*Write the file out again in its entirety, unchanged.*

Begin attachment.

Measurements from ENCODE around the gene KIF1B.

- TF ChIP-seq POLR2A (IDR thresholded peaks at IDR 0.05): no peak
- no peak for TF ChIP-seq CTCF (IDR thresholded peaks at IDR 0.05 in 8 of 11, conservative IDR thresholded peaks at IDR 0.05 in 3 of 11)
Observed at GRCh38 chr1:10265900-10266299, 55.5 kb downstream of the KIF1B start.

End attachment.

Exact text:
Measurements from ENCODE around the gene KIF1B.

- TF ChIP-seq POLR2A (IDR thresholded peaks at IDR 0.05): no peak
- no peak for TF ChIP-seq CTCF (IDR thresholded peaks at IDR 0.05 in 8 of 11, conservative IDR thresholded peaks at IDR 0.05 in 3 of 11)
Observed at GRCh38 chr1:10265900-10266299, 55.5 kb downstream of the KIF1B start.